The US Department of Justice is not likely to allow encryption services to access customers’ communications without a warrant.
That is according to a report from the Associated Press.
The Justice Department’s latest memo was released on Friday, and the department’s inspector general is expected to examine it.
The report said that the government’s position is “unclear” on whether or not encryption services like WhatsApp can be used to circumvent the court-ordered court order that requires them to turn over encryption keys for encrypted messages.
WhatsApp has been fighting back against the court order.
The US government argues that encryption keys are private and should be kept out of the hands of criminals.
The companies argue that they are necessary for the security of its customers’ information.
However, in a decision issued last week, the Supreme Court of the United States ruled that the court cannot force companies to comply with a court order without a search warrant.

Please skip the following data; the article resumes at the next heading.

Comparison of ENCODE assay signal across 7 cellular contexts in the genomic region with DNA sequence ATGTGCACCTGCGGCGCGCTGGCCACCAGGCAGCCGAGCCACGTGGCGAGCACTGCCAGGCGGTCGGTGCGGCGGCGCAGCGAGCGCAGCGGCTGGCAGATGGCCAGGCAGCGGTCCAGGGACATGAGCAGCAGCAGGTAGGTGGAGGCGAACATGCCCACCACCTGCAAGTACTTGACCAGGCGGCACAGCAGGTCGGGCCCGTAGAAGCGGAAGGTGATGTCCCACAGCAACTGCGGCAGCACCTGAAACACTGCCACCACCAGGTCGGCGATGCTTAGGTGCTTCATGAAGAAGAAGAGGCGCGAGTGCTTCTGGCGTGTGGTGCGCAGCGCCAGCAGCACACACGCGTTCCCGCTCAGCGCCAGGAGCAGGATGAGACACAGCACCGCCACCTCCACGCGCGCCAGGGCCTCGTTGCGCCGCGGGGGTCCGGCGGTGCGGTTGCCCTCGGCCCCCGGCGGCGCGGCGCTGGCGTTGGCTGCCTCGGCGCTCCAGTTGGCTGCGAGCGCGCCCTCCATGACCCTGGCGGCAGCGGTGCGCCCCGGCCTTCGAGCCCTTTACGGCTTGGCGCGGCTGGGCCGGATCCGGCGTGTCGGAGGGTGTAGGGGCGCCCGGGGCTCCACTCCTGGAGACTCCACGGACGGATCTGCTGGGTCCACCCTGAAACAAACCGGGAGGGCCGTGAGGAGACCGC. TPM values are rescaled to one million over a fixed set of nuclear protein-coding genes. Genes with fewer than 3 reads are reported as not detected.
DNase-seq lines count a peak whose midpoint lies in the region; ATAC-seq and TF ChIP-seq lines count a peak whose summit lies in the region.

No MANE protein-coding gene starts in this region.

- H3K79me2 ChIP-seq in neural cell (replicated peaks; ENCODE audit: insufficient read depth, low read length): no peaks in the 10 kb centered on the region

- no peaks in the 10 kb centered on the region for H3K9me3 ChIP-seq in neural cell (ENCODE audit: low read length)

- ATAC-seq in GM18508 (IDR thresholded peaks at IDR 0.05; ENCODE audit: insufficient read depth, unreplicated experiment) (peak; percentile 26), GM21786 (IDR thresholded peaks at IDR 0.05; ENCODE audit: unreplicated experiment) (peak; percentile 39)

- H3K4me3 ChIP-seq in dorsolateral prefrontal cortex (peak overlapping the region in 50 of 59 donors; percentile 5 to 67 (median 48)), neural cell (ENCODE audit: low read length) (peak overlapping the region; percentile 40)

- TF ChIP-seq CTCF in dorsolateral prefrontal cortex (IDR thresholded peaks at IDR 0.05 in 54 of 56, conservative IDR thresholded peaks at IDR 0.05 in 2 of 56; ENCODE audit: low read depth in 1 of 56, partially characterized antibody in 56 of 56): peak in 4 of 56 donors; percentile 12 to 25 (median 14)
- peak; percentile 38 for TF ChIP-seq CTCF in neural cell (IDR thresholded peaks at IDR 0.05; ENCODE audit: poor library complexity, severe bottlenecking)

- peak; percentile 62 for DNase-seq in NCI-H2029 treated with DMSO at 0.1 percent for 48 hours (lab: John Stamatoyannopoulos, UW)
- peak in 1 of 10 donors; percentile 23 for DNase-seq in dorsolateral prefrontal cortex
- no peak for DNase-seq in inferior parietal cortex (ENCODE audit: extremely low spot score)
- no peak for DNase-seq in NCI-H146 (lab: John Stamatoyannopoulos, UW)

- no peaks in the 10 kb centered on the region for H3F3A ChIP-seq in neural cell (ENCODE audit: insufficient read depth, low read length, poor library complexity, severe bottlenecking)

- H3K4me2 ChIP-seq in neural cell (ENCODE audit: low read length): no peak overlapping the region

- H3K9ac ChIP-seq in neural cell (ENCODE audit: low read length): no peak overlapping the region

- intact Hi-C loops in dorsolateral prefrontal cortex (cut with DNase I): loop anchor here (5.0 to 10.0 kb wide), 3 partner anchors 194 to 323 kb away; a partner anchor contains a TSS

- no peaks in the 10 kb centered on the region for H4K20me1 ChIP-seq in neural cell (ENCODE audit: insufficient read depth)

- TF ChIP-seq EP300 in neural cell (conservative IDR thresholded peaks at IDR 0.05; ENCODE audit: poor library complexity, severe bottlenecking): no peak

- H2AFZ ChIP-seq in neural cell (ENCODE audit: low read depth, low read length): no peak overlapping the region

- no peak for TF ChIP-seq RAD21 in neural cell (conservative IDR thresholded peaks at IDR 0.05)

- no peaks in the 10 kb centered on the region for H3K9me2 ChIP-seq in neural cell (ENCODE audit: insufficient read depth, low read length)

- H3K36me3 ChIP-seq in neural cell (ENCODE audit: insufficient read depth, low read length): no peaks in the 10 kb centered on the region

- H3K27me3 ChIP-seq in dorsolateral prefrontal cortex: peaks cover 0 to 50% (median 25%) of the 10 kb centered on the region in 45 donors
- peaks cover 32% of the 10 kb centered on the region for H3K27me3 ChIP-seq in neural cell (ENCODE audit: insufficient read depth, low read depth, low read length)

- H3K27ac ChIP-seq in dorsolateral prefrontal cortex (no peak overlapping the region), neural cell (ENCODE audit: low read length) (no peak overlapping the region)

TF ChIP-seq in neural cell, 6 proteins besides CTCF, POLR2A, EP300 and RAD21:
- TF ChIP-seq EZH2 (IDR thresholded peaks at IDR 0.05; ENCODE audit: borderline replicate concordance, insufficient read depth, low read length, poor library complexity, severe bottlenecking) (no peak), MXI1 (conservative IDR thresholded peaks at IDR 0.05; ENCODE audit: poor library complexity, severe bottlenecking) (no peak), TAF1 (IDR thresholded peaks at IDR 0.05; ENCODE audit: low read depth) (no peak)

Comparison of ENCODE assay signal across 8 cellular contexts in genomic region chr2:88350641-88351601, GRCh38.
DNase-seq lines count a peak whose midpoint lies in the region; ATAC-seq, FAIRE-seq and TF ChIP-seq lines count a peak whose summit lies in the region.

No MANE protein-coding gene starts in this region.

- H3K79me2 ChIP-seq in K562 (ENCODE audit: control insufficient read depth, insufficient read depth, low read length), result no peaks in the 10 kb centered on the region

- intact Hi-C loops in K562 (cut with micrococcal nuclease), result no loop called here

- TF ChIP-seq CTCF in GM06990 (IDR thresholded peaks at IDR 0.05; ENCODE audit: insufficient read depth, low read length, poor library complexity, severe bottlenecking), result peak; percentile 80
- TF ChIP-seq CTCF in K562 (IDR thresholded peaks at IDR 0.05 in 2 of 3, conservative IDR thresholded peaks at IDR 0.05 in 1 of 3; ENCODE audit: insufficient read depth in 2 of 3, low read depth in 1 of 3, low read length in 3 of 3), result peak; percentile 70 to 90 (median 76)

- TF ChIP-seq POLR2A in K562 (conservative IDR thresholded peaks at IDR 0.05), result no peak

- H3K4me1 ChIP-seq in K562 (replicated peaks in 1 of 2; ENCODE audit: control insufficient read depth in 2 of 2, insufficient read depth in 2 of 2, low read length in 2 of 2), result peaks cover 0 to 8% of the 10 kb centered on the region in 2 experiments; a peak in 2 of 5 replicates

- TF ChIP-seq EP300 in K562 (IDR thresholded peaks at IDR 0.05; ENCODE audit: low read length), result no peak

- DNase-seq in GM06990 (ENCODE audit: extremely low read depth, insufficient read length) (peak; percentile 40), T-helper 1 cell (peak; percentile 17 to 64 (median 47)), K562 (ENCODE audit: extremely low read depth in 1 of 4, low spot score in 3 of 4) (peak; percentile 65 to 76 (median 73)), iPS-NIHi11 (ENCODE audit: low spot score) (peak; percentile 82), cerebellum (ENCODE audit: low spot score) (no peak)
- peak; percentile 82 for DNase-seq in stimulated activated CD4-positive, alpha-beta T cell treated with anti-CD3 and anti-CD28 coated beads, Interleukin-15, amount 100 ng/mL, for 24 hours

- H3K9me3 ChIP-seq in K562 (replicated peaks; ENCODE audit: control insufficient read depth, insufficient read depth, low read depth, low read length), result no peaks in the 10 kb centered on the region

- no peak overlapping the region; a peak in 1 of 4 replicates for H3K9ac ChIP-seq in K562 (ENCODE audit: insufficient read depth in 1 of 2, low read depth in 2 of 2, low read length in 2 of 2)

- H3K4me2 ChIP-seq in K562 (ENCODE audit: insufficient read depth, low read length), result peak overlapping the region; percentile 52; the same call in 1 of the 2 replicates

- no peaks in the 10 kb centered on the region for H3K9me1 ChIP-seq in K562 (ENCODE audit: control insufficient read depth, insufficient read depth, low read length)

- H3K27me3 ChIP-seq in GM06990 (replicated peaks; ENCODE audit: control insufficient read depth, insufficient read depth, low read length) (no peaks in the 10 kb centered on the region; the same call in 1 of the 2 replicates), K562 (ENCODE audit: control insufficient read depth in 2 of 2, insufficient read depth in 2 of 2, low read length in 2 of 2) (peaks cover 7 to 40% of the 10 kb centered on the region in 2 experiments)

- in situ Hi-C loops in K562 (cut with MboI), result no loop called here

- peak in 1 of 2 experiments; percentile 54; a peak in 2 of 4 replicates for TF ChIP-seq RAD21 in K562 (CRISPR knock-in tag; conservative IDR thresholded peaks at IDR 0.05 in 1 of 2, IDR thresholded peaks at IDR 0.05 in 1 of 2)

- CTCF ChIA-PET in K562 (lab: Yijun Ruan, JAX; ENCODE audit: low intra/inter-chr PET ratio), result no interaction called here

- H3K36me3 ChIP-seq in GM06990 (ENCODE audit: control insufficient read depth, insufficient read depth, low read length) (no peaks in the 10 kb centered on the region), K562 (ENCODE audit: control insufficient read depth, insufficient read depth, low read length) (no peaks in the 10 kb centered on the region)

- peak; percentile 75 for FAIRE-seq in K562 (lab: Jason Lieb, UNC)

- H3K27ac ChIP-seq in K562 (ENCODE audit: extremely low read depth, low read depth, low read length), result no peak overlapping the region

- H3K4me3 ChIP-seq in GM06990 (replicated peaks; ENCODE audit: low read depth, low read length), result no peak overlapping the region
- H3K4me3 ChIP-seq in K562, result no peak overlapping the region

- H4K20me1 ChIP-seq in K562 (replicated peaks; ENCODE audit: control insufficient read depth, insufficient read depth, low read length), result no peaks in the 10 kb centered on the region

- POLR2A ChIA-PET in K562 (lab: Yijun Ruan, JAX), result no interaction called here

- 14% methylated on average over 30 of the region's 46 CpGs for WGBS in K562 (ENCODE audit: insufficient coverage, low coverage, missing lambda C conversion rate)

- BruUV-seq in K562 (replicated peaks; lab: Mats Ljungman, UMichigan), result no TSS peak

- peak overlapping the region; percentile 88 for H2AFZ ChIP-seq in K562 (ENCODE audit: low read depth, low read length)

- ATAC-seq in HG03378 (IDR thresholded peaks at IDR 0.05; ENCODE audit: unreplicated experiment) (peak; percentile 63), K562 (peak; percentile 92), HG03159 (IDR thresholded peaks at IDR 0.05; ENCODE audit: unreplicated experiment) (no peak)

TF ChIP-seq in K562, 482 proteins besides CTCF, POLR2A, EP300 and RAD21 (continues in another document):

The AP said that its investigation revealed that the DOJ was not giving the court sufficient time to review its arguments.
The agency was not given a copy of the opinion.
Instead, it relied on a leaked draft order from last year.
That order said that any search warrant for encrypted data would need to show that a court had “reason to believe that the information is or is likely to be relevant to a criminal investigation.”
The DOJ’s report notes that the department was unable to find a reference in the draft order to a court hearing where an attorney representing the companies argued that encryption services could be used in the fight against cybercrime.
The department’s report also noted that there were concerns about the impact of a ruling on the government-operated encryption provider Backbone, which allows the government to unlock phones remotely.
In a statement, the company said that it has no plans to change its policy.
“We have been transparent in providing information about our security practices and the court orders that govern the use of encryption keys, which is why we’ve had to be so careful about revealing them in the past,” Backbone said.
“The DOJ’s latest report provides no additional detail on the legal rationale behind the new policy and does not answer the question of whether encryption services are allowed to circumvent court orders in order to obtain a search or seizure warrant.
This report is not the final word on this issue, and we will continue to work with the government and law enforcement agencies to develop a policy that will address this important issue.”
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